Travellers normally only get a once-a-decade chance to pull their most straight-faced pose for passport photos, and many are disappointed with the results.
Now, scientific research has shown that our passport poker faces, where holidaymakers are not permitted to smile, don’t even bear a passing resemblance to our more relaxed selves.
The findings from a study conducted at Glasgow University revealed that people’s attempts to look serious for passport snaps end up skewing their facial features, resulting in a shot that barely mirrors their true appearance.
Comparing a range of photos from individuals, researchers found that people could look “strikingly different” from picture to picture, with some people struggling to recognise that they were all of the same person.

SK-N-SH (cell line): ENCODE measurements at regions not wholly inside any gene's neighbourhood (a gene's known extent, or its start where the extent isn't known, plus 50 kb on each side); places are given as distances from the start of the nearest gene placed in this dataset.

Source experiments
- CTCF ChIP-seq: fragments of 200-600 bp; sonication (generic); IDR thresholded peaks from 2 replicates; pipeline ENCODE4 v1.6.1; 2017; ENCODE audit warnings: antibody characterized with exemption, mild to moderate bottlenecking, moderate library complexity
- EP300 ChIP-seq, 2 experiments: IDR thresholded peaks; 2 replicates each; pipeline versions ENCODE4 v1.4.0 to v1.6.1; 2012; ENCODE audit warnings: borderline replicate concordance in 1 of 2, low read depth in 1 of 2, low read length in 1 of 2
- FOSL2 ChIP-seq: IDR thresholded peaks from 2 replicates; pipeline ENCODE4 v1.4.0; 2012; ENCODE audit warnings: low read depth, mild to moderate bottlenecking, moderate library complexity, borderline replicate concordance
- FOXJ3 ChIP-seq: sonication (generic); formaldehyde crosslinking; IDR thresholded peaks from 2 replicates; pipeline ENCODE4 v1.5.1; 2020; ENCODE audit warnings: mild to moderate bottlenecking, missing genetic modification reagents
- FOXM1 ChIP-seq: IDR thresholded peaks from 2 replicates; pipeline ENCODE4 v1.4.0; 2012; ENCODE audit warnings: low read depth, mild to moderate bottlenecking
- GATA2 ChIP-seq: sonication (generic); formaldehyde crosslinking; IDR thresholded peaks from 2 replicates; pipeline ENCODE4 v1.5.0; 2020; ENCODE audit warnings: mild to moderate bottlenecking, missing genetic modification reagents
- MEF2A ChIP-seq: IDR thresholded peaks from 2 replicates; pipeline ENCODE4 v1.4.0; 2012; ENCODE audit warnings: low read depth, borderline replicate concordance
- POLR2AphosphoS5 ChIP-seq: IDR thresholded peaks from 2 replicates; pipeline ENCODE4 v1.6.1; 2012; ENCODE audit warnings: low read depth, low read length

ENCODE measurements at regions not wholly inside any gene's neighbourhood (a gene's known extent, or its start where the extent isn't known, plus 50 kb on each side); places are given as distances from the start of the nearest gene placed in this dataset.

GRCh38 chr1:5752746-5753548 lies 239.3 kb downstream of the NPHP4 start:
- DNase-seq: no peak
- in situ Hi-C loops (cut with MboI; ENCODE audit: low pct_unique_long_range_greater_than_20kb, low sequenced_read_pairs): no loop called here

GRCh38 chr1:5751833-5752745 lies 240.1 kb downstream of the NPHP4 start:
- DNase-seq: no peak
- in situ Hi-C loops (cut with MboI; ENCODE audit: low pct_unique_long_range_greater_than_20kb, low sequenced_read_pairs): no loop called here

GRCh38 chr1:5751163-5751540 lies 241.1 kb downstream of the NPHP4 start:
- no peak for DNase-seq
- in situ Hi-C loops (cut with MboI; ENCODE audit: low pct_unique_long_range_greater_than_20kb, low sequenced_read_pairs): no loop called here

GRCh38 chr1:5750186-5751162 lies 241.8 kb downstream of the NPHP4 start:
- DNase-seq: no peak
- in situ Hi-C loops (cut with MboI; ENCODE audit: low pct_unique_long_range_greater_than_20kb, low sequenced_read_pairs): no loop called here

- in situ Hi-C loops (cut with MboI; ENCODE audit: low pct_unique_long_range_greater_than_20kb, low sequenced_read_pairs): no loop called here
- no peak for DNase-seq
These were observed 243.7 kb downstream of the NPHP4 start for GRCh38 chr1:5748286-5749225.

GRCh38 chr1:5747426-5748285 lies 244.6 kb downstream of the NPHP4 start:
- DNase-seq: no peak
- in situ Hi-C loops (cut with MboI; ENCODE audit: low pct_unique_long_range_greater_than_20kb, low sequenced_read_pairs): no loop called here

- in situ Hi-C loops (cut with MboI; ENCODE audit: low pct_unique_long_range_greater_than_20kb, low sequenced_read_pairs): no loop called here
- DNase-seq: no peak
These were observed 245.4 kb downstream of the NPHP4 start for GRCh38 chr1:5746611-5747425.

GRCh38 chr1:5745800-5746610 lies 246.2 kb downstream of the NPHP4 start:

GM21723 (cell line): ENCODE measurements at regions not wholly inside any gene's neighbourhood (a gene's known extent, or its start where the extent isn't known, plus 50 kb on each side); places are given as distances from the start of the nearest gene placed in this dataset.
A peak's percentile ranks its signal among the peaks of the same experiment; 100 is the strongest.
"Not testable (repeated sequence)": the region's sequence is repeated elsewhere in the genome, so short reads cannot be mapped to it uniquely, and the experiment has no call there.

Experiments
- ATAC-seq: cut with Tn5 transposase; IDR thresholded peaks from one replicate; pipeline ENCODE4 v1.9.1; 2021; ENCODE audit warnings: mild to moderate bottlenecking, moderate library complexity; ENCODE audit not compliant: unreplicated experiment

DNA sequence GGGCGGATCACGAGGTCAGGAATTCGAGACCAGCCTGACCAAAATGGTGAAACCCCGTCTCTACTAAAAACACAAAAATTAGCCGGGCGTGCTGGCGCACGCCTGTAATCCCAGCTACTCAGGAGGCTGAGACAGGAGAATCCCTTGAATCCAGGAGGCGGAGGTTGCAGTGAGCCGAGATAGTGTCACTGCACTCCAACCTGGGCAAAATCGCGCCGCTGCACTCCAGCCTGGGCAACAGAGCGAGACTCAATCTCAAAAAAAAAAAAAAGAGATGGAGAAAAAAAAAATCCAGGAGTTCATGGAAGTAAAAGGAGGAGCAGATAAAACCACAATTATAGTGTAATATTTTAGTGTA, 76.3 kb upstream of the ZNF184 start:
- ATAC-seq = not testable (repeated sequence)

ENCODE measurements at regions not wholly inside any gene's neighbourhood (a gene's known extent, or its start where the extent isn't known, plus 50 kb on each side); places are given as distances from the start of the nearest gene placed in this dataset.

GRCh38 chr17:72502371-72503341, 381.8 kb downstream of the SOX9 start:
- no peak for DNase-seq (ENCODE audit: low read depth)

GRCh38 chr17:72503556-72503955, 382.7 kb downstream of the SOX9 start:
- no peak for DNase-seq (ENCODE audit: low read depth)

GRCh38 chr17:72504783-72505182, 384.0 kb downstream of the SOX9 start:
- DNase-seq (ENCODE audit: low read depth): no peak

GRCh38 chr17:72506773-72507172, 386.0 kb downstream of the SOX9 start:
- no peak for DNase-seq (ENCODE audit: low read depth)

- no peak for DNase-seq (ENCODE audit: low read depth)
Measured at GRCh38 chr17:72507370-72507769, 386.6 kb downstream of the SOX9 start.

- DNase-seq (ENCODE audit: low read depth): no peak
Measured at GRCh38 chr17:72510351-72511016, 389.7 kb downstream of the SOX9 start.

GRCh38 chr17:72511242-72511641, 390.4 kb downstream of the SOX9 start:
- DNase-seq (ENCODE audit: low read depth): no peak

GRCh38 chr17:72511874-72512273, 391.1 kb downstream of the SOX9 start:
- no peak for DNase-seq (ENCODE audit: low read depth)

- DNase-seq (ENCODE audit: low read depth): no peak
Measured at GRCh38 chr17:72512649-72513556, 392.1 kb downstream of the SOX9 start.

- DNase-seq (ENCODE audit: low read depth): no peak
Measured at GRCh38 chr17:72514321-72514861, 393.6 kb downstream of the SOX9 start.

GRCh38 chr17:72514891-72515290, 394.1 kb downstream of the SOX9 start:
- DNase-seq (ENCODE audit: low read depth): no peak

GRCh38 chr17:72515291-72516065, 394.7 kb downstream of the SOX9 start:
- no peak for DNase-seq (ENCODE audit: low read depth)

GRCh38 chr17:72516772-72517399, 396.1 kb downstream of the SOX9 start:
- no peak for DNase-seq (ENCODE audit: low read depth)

In 2006, biometric passports were introduced which used information about a passport holder’s face, such as distances between their eyes, nose, mouth and ears, to correctly identify them.
This requires travellers to pose “with a neutral expression and your mouth closed” with “no grinning, frowning or raised eyebrows” allowed.
The findings from the research points to the fact that photographs may not be as credible a method for identification as originally thought.
A series of experiments showed that making subtle alterations to a face can lead people to believe that photos are of different individuals. The only exclusion was with well-known faces, such as those of celebrities.
“We are told not to smile in our passport photos as a smile distorts the face; but the opposite may actually be true, and a poker face may be the one which distorts normal facial features,” said Dr Rob Jenkins, who led the study.
“We have discovered a new dimension to the field of face recognition. The experiments showed that faces and facial photographs cannot be considered to be representative of each other.”